Monday, February 23, 2009

WOW! The Globe of all papers, is advocating financial literacy?

On page 2 of today’s Globe, in the spot normally reserved for articles by the likes of Derek DeCloet, appears an article entitled “Schools have failed on the financial literacy front”. The same can be said about the Globe and Mail and all of its business writers, as they have proven themselves to be anything but financially literate. But then again, none of these people took business at school in the first place. Not Derek DeCloet. Not Eric Reguly. Not Andy Willis. Not Amanda Lang, etc etc. However, that is no excuse for being financially illiterate. Financial literacy is based on Grade 4 Math and a few simple to comprehend concepts.

The article highlights five essential concepts that the authors (Hamza and Bates) believe must be understood in order to consider oneself financially literate, and to protect oneself from being scammed. The second concept of which is: “know how compound interest works”. Knowing how compound interest works means understanding the concept of “the time value of money”.

Not surprisingly then, that anyone who thinks that income trusts cause tax leakage, does not understand, by definition, the simple rudimentary concept of the time value of money. This would include Mark Carney, the Governor of the Bank of Canada, Kevin Lynch, Clerk of the Privy Council, Stephen Harper, hack economist, and Jim Flaherty, supposed Minister of Finance as well as Judy Wasylycia-Leis, labour organizer and one time Finance Critic for the Newly Duped Party of Canada.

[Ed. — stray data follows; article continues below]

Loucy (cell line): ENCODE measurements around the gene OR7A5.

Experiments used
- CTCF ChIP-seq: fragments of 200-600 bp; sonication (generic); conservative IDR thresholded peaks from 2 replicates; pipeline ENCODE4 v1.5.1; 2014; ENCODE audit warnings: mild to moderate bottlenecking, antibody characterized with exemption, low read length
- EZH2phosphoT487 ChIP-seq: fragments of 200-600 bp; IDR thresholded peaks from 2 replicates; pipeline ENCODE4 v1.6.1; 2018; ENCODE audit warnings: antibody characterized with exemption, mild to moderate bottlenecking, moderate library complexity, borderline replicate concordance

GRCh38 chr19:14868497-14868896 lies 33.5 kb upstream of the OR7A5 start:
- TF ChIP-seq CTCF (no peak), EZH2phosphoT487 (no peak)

It would also include a plethora of so called business writers, including Terry Corcoran of the Financial Post, and curiously enough Derek DeCloet of the Globe and Mail. I have first hand knowledge of these persons’ complete absence of understanding of this most rudimentary concept of finance, known as the time value of money. I had to explain the concept to Derek DeCloet, in a meeting I had with him in the fall of 2007. I still have the pictures I drew to explain the concept to him, as I drew them on the back side of my copy of 18 pages of blacked out documents that constitutes Flaherty’s “proof” of tax leakage. The 18 pages that Flaherty, strangely demanded be returned?

Terry Corcoran’s complete non comprehension of this rudimentary concept of finance can be garnered from this high brow comment of his:

"And when will you guys stop the bullshit about “tax exempt” status. PENSION FUNDS ARE TAX EXCEMPT. THEY DON’T PAY TAXES. STOP. END OF STORY.

Those who are truly financially literate are the ones who have opposed the income trust tax from the very outset, for the simple reason that the premise on which this policy has been advanced is a complete crock, namely the totally bogus argument that income trusts cause tax leakage. Basing a policy on a known lie serves no one’s interests. Basing a policy on a known lie, that caused investors to lose $35 billion, meets the dictionary definition of fraud, spelt F R A U D.

Mark Carney’s fraudulent argument of alleged tax leakage, repeated by the press with gay abandon at every known opportunity, assigns ZERO value to the taxes that Ottawa collects from the 38% of income trusts held in RRSPs. Meanwhile, the proper inclusion of these taxes would result in the conclusion that income trusts are tax neutral to tax positive. RRSPs are meant to be the means by which the 75% of Canadians without pensions can replicate the tax benefits that accrue to the 25% of Canadians with pensions. The income trust tax is an affront to that basic proposition, since the income trust tax fails to acknowledge the taxes that RRSPs pay, and in turn , uses that false premise as the justification to double tax RRSPs at a rate as high as 64.3%.